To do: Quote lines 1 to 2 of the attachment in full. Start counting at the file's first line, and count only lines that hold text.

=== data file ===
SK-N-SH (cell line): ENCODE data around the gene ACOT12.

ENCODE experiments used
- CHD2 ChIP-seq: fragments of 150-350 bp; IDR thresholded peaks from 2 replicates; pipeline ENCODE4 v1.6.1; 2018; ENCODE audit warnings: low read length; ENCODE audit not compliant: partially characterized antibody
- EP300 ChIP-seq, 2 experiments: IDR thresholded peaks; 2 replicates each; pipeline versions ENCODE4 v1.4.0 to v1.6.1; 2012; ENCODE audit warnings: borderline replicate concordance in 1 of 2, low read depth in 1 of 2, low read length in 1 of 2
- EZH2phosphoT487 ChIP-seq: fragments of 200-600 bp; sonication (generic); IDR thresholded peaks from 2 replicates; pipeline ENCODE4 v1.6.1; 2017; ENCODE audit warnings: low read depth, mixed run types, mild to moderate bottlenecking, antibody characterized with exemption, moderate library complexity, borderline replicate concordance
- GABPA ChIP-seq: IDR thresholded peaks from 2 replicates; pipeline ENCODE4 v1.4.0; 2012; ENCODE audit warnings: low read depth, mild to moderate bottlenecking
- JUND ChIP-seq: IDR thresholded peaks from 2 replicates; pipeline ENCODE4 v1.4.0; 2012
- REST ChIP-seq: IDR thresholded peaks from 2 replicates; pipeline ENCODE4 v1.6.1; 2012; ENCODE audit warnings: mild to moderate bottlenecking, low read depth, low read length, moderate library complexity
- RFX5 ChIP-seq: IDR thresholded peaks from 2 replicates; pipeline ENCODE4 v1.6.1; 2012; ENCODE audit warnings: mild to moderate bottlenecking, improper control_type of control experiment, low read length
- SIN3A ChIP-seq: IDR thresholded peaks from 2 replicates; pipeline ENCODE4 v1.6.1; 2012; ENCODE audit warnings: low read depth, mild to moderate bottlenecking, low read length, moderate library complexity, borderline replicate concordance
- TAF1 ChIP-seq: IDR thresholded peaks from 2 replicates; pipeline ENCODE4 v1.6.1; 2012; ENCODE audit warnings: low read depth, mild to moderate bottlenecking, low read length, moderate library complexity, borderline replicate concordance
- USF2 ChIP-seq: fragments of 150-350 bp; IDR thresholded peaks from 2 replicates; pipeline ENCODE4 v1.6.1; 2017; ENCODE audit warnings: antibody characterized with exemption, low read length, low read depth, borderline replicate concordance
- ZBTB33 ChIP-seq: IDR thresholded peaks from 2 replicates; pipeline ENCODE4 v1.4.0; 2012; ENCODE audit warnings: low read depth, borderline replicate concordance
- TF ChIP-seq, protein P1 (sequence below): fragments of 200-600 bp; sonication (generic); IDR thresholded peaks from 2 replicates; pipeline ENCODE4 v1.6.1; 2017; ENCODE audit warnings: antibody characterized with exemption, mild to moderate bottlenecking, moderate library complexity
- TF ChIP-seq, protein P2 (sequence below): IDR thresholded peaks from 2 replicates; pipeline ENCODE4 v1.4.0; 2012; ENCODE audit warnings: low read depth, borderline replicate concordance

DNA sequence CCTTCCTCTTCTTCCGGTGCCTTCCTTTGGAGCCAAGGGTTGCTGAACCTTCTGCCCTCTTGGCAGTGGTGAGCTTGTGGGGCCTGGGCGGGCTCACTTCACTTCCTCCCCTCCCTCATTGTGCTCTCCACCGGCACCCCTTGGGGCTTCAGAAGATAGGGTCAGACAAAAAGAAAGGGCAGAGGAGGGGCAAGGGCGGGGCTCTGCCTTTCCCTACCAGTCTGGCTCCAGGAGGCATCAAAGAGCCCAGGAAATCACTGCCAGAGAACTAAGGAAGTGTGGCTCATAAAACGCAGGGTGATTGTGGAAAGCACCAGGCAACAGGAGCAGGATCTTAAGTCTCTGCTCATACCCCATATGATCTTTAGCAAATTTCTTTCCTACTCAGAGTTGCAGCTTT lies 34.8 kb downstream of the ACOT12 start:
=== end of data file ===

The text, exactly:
SK-N-SH (cell line): ENCODE data around the gene ACOT12.

ENCODE experiments used